What is often called “Whining and Complaining” is usually the expression of distress. We as parents often use critical terms (whining and complaining) to push away the discomfort that we feel when our children are distressed. True, the degree of a young child’s upset can sometimes seem out of proportion to what’s actually happened. You know your daughter fell-down, but it was a minor spill. However, from the child’s perspective that spill could represent so much more—surprise, humility, confusion, and an intense feeling of vulnerability. If you ignore this reality, focussing only on what you hope is true (your child is just fine), you may engage in interactions that inadvertently bring shame or increased unhappiness and distress to your child.
Virginia Demos framed the problem in terms of sequences of affective expression and response. Say an infant and caregiver are playing happily together. When the play is interrupted, perhaps because the toy is lost or it is time to go home, the child bursts into tears. At this point, the caregiver might respond with something like: “That’s okay, we can use these toys instead” or “we’ll be back here soon to play again.” Her response would most likely decrease the distress and heal the ruptures, with the regaining of positive affect. This type of pattern is positive-negative-positive. However, the caregiver might respond critically and punitively to the infant’s negative affect; “Oh, stop your crying!” or “Will you be quiet? That noise is really obnoxious!” In this case, the infant would be left not only with the original hurt but a second one as well. This would create a positive-negative-negative sequence. Demos suggested the sequence is dangerous because the negative affects start a vicious cycle, with no repair of the ruptures, and the result is chronic rage and despair.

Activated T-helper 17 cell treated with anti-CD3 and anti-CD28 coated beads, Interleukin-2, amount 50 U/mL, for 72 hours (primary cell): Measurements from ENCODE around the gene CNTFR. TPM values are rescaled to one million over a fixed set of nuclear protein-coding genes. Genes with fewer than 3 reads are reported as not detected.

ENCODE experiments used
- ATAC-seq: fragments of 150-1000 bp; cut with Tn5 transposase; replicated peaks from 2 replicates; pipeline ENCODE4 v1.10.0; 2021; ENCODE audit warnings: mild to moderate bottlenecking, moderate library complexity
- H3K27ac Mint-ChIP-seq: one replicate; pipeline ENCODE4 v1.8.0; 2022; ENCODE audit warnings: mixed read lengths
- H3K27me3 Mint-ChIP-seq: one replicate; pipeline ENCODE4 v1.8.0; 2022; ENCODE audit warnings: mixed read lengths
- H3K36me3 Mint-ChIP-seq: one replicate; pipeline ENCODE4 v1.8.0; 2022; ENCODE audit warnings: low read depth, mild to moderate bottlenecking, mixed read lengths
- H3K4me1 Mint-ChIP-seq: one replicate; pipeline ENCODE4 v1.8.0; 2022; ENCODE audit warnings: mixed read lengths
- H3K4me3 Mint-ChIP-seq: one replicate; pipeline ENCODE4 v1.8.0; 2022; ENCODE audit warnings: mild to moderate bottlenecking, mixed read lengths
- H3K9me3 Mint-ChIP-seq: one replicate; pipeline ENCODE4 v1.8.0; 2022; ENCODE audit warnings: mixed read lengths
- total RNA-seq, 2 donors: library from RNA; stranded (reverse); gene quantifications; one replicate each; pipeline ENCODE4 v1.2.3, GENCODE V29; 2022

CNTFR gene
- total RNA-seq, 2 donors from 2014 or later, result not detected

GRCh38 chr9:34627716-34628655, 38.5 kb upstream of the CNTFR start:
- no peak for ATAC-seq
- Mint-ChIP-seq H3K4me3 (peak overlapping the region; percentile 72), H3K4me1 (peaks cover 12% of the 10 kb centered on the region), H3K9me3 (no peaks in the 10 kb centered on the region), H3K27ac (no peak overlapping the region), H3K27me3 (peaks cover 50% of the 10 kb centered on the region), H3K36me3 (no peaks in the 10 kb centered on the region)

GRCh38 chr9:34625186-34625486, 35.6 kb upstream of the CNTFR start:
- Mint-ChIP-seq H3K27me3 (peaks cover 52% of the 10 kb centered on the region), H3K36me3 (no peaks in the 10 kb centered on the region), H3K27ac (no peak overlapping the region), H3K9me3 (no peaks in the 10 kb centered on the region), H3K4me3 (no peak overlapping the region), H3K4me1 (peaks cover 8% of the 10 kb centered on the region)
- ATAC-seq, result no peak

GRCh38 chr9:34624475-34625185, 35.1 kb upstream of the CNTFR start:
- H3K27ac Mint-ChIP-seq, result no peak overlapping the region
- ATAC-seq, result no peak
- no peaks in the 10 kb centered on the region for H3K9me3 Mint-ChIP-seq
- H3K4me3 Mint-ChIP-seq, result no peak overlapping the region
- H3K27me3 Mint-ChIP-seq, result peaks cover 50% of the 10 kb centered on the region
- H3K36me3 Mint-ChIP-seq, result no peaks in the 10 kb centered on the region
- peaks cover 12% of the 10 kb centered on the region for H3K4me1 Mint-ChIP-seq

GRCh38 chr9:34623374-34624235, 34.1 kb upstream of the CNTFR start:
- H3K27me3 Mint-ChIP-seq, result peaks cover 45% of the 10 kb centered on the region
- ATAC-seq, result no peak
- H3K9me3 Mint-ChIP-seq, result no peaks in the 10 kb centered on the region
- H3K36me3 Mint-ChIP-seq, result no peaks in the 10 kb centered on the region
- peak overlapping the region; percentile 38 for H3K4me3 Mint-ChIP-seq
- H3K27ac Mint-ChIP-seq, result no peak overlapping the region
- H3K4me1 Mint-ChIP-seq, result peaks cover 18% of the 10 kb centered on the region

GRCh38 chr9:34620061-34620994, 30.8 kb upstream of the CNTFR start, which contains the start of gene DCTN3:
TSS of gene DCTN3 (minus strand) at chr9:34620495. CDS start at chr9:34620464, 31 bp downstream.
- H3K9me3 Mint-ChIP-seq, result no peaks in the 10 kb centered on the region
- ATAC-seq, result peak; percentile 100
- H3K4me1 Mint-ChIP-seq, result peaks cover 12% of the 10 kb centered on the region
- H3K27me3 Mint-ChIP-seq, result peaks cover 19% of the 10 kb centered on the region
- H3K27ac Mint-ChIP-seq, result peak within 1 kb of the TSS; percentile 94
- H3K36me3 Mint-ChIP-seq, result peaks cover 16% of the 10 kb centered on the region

2. Try to acknowledge the child’s feelings.